I met a guy in one of the AOL chat rooms. He works in town as a stunt man, which I thought was cool, and he thought it was cool that I work as a screenwriter. Turned out that just as everyone in Los Angeles is supposed to have a screenplay, he had his, and he wanted me to read it.
The concept sounded decent, worth reading, worth taking the time to fight cross-town traffic and meet in a dim, crowded bar. I'd asked him to send the script in the mail, but he didn't want to. "After all," he said over the phone, "I don't really know who you are. We met by chance on the computer. How do I know if you're trustworthy?"
So, hey, cool, we met for lunch, partly for him to get to know me, but mainly for me to pick up his script to read. After the usual chit-chat, he handed the script over. I asked if he intended it as a writing sample or a spec script. He looked confused.
I explained that some writers used their work as writing samples to target writing assignments, while others are more focused on trying for the big bidding-war-type spec-script sale.
"Oh," he said. "I don't really want to be a screenwriter, I figure it's just a good way for me to break into the business."
That's red flag number one, for those of you keeping score at home.
I glanced at the date on the script: some month in mid-1990. I asked him about it.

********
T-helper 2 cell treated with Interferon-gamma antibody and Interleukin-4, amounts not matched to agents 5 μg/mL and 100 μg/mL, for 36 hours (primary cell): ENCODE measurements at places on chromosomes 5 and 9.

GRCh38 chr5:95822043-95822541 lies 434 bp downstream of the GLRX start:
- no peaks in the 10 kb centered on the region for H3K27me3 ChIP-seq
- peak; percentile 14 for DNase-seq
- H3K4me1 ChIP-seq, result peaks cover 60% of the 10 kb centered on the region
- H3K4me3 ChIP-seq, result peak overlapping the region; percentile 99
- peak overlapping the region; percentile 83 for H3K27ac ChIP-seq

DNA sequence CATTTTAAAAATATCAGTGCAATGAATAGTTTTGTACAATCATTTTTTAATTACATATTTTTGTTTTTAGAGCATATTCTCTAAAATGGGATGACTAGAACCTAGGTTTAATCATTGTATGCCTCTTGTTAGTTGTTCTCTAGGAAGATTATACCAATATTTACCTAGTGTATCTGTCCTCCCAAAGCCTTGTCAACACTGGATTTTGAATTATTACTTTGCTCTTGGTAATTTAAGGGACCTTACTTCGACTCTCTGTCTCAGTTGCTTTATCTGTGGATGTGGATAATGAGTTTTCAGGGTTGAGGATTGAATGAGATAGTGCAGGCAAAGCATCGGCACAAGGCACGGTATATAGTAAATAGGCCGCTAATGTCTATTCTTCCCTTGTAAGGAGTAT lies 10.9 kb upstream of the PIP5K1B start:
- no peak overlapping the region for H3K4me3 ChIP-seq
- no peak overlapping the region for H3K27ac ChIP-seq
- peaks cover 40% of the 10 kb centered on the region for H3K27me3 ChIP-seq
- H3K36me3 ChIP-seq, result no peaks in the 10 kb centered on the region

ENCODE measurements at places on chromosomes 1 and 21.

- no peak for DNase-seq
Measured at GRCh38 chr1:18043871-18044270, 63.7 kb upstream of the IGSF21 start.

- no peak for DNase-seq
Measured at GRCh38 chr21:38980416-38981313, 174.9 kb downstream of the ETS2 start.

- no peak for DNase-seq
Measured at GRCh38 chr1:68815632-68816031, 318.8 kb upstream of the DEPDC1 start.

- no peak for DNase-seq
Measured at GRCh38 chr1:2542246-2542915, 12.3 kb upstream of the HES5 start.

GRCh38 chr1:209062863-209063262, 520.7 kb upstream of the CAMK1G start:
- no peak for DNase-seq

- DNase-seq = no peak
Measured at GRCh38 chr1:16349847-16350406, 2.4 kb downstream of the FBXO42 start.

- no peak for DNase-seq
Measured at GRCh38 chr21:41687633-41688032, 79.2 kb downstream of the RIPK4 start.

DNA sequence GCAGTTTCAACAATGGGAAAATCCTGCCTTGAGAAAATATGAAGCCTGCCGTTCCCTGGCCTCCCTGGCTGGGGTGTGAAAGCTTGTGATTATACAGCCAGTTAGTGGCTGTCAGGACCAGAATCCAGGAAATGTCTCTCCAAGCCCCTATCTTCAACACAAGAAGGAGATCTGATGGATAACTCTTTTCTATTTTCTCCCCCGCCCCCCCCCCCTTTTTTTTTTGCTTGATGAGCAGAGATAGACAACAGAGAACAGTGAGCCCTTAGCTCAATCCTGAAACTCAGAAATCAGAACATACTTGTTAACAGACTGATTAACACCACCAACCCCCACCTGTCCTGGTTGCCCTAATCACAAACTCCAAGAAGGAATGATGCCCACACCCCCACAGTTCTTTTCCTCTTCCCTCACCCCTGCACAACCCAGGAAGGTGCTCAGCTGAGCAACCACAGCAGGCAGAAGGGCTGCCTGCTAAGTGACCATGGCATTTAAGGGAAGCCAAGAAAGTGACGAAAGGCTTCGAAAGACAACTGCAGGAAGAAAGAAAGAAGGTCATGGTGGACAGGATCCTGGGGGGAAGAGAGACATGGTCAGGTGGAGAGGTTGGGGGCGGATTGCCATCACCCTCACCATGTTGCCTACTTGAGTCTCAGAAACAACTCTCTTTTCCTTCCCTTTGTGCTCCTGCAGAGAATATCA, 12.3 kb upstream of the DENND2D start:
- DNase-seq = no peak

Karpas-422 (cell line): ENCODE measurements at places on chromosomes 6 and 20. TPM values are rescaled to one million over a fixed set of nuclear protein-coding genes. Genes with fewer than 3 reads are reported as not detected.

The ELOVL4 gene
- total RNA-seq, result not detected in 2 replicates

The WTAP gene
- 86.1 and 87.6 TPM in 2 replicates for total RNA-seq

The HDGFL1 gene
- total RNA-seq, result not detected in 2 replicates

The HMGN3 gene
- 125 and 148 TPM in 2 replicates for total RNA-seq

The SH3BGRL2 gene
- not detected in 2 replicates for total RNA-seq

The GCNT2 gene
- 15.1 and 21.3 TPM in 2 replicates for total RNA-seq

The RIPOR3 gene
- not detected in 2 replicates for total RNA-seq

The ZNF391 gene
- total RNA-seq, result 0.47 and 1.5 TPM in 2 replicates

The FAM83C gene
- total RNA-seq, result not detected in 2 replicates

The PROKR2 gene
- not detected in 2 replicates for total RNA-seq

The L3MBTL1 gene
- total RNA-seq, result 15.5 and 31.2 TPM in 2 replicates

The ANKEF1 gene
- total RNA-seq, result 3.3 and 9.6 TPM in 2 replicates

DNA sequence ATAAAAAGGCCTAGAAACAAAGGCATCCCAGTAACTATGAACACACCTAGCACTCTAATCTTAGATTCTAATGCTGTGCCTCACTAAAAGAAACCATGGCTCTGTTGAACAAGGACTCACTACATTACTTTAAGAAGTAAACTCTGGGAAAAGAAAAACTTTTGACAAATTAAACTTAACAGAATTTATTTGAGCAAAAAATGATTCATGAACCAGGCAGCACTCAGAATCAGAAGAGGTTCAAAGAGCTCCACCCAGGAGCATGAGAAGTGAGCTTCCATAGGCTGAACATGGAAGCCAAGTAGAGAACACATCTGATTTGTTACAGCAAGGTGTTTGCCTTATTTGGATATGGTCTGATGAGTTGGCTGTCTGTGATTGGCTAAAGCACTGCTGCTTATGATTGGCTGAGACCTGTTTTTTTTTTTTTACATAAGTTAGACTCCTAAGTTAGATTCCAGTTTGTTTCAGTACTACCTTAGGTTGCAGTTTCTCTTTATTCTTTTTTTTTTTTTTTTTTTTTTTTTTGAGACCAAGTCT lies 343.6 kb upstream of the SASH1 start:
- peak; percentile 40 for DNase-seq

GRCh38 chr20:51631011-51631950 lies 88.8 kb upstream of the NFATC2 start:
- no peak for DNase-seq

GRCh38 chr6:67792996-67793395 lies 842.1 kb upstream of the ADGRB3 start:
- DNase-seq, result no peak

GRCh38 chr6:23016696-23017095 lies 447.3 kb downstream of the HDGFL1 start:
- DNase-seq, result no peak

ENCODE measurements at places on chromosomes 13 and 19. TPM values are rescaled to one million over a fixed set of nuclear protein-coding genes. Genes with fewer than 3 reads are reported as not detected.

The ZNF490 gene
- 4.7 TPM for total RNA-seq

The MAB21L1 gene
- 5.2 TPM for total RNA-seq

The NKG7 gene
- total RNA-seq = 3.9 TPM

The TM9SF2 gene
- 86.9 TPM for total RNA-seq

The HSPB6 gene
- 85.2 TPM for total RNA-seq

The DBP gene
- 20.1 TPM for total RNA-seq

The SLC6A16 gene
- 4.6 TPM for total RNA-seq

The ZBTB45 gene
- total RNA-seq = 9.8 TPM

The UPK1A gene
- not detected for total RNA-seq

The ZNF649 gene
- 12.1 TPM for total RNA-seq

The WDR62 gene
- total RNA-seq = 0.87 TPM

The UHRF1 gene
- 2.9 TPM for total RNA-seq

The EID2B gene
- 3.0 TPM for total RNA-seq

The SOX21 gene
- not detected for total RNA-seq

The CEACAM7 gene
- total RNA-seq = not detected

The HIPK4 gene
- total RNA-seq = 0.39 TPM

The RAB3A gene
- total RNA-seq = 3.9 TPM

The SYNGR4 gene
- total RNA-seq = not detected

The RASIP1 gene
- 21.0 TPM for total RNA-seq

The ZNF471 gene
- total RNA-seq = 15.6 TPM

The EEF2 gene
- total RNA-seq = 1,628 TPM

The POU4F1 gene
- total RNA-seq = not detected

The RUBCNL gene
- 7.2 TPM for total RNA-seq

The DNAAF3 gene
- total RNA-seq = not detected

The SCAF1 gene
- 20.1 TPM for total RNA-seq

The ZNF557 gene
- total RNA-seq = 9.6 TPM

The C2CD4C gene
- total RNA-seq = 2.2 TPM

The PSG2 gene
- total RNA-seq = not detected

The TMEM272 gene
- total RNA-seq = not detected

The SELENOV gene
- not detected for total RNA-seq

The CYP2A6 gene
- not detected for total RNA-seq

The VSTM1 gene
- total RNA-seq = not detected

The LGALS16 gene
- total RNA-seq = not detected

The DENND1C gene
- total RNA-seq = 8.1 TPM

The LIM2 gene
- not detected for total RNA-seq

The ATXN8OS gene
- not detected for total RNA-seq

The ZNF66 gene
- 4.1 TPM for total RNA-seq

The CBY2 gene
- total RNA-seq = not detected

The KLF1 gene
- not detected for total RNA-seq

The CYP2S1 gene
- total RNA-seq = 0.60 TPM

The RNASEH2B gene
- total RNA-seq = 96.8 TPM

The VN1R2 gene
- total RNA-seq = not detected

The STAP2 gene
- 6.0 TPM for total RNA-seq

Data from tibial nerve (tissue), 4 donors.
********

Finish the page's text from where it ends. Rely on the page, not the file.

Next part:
"Yeah," he said sheepishly. "You wouldn't believe how many times I've re-written this thing."
Red flag number two, and a biggie -- the Writer Who Gets Obsessed With One Single Pet Idea.
"But I do have another concept, if you're interested," he said, and proceeded to describe a murder-mystery plot involving identical triplets. Meanwhile, I glanced at the first page of the script. Wrong format, of course. Wrong typeface, wrong layout. Red flags everywhere, snapping in the breeze.
He noticed my perusal of his script. "By the way, the ending on that version really sucks," he cautioned. "I've written a whole new act three that's a lot better."
My confusion must have showed. "I'm curious," I said uncertainly, "why I've just been given the bad version."
He gave me a sly look. "I really don't know anything about you. If you decide to steal this, then at least I know you're stealing the version that sucks."
Yup, really happened, swear to God.
Now, this writer was obviously doing a lot of things wrong, several of which could conceivably provide inspiration for a column. But I want to focus on just one misstep: his fear that someone in Hollywood was going to rip off his great screenplay.
The topic, if you haven't guessed already, is plagiarism.
To get noticed, you've got to put your work out there, but the more you put it out there, the less you can control -- or even document -- who has access to it. And the better your screenplay is, the quicker those copy machines gear up, and the faster the sucker get spread out all over town.
There's most of the good advice you can probably get from any number of sources. The Writer's Guild, for example, has a brochure on plagiarism that's quite good, highly recommended.
Now I'd like to add another idea. As Paul Harvey would intone, here's the rest of the story.
The screenwriter who gave me the 'bad' version of his script to read was making a classic error. He got it exactly wrong. He was being overly protective of his screenplay -- and openly forthcoming with his story ideas. Remember his pitch, the murder-mystery involving identical triplets? According to him, that was his next project, his next best idea. It also happened to be unregistered, unprotected and undocumented. There is no record of our meeting on it. And he didn't even follow up with a letter stating, "Thank you for allowing me to present my concept concerning the triplets murder mystery."